By John Papa
tldr; … I enjoyed my first experience with Vue. I enjoy Angular. Seeing multiple ways to tackle apps is a good experience.
- Post 1 – File Structure
Other posts will follow on the learning materials, things I stumbled on, things I learned that may help others, things I learned that I’ll now use.
You can find the source code for these apps here:
Along the way, I took notes so I could share my experience. A few things to keep in mind as I share these thoughts over a few posts:
I am not a Vue expert, nor do I play one on TV. I used the Vue docs and a little googling when I got stuck. I asked Sarah Drasner to help me with a few specific parts of my code that worked but I was unhappy with. I will explain where she really helped clarify and improve the app for me. Everyone say “Thank you, Sarah!”
Most importantly … My intention is to show a simple comparison and share my first experience with Vue. This is not a complete comparison. No conclusions about who wins or loses should be made. The right question is how we can all learn from each other and the tools at our fingertips.
There are a lot of similarities between Vue and Angular that really helped me pick up Vue. In fact, if you look closely you can feel some influence from AngularJS (v1.x) and React, as well. This is a good thing … the Web is learning from its landscape. We all benefit from this.
I intentionally designed the apps to follow a similar pattern. The app should show a list of heroes. The list should be retrieved over HTTP. The app must allow retrieving, adding, deleting, and updating of the heroes. The app must also allow some basic styling, a selection from the list of heroes, and save/cancel on the saving of changes. This is a pretty standard formula for most apps.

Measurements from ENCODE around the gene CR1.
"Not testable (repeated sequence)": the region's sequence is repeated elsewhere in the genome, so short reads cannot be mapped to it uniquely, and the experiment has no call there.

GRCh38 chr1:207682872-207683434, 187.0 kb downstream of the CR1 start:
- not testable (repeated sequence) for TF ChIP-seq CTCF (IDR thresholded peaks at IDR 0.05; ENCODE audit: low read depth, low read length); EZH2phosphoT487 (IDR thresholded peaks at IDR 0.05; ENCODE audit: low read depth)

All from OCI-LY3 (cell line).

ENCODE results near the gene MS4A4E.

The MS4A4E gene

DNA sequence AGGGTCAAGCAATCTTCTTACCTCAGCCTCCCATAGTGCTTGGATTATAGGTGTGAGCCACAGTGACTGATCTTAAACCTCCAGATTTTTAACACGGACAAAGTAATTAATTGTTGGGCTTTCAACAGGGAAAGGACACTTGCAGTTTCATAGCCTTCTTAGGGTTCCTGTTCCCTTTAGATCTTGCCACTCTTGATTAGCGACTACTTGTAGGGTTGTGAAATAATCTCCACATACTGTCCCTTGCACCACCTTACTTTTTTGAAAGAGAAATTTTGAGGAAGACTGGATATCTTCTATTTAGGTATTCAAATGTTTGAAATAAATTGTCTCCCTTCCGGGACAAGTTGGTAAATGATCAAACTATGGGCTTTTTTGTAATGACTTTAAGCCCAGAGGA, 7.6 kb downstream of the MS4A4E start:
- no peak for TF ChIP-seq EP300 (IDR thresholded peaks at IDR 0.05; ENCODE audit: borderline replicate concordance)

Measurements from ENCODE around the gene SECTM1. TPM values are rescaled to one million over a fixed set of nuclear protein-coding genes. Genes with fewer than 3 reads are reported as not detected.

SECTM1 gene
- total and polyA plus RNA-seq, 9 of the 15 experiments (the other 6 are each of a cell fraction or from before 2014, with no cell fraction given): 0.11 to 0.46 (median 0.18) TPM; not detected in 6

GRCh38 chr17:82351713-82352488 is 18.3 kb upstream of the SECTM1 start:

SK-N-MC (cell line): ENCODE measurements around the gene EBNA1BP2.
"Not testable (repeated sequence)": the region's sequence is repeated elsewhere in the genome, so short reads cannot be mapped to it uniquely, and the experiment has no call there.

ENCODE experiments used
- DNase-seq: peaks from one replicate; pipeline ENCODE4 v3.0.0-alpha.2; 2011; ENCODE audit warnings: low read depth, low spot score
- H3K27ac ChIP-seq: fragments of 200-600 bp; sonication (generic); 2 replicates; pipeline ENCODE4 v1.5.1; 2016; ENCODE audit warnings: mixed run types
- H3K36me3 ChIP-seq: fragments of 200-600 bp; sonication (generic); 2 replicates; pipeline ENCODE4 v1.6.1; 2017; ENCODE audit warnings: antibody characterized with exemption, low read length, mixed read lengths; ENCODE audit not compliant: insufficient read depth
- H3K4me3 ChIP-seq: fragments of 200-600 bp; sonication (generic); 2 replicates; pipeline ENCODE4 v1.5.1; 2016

I used VS Code for building both apps, because … well .. it’s freaking awesome! For best results, grab the Angular Essentials extension and the Vue Snippets extension. They both make VS Code light up even more with Angular and Vue.
Each app has:
- a component to contain the app
- a component for the hero list
- a component for editing heroes
- a service to handle the HTTP calls
Both the Angular and Vue apps also contain files for the
index.html and a
main.js. Both of these files help kick off their respective apps.
Both apps also have build systemns, were generated using their respective CLI tools, and use the same node.js server with a Cosmos DB database (using a MongoDB model). I also configured both to work with docker.
There are some differences in the files in the apps.
The Angular app is written with TypeScript and the Vue app in Babel. I chose to use the default and predominant languages for each.
The Angular app has a
hero.tsfile, which contains a
Heromodel. It wasn’t necessary, but it very common since we can take advantage of types in TypeScript.
Both apps use SASS. The Vue app’s SASS is inline inside the
*.vuefiles. The Angular app’s SASS is in separate files. The Angular CLI supports inline styles with CSS, but it won’t compile SCSS natively inline.
The Angular app contains an extra file for the
NgModule. This is the
app.module.ts. It serves as a manifest for the main features of the Angular app.
Naming conventions are slightly different.
Both allow for inline styles or separate files. Both allow for inline templates or separate files. Both allow for scoped styles. I tried to keep the apps relatively similar for this comparison, but obviously, you could deviate from this if you prefer.
What Does it Mean?
Not much. And that’s a good thing. They are quite similar in file structure and naming.
The number of files and the file names for these apps are not that important in the grand scheme. They are quite close and relatively easy to map from Angular to Vue to Angular. The takeaway here is that conventions are a good thing, and Vue and Angular both follow some.
Hey – if you know me, you know I like to follow conventions in style guides 🙂